Turquoise Mountain spiderweb turquoise.
3 1/2" at front tapering to 3 1/4" at ends.
Supple and durable leather.
Paula says - "Ketohs are very adjustable. You can punch more holes in the leather to make the cuff smaller and then either overlap the leather or cut off the excess. To make the cuff larger you can use the laces provide to open up the cuff or you can add longer laces if necessary.
"We use the term "wrist" when talking about size but since ketohs are so wide, they actually fit up onto the lower portion of the forearm, so you will need to take that into consideration.
What is a Ketoh?
A Ketoh is a heavy wrist band used to protect an archer's arm from the snap of the bow string. Originally they were plain thick leather straps. Once silvermsithing became a part of Navajo life, ketohs began to be decorated with silver and stones, usually turquoise. Read more . . .
About Turquoise Mountain
Although located near the Kingman Mine in Mohave County, Arizona, the Turquoise Mountain Mine has stones different in appearance from other Kingman area turquoise. Also known as Old Man Turquoise its color varies from light to high blue to blue-green and has often been found with a golden or rust colored spider webbing. The mine has produced "birdseye" stones that show areas of light blue circled with dark blue matrix, resembling the eye of a bird .The mine was closed in the 1980s.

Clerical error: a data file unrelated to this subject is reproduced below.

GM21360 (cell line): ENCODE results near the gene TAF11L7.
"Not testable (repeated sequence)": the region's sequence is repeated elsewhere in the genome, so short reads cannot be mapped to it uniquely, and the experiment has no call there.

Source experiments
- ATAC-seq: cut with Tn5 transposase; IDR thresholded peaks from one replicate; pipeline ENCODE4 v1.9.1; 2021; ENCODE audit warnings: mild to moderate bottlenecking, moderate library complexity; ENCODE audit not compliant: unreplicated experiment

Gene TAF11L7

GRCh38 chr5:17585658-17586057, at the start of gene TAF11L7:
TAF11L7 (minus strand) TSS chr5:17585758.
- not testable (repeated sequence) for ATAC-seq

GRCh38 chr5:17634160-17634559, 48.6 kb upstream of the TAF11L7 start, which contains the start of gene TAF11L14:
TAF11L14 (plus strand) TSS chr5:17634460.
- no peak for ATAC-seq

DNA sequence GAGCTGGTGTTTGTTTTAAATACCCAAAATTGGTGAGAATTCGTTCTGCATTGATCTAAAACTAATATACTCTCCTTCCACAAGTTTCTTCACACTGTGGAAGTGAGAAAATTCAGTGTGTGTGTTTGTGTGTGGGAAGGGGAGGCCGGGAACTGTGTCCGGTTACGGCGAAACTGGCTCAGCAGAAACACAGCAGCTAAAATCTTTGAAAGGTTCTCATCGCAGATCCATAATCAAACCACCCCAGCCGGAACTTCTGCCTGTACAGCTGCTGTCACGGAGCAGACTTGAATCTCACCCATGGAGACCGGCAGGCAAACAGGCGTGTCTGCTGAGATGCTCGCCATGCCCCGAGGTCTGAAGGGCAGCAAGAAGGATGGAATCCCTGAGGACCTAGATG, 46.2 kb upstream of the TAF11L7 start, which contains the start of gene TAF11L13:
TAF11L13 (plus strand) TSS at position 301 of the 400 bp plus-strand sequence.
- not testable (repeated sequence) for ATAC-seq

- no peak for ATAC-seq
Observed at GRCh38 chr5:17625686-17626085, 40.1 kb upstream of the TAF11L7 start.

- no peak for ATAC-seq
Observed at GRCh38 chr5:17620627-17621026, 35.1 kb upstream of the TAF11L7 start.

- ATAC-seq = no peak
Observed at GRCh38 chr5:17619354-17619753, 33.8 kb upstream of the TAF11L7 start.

About Spiderweb Turquoise
Spiderweb is a term used to describe turquoise that looks like a spiderweb. It is not associated with any one mine, but many mines, some of the most notable being Kingman, Number 8, Lander Blue, Lone Mountain, Candelaria and others. Read more about spiderweb turquoise . . .
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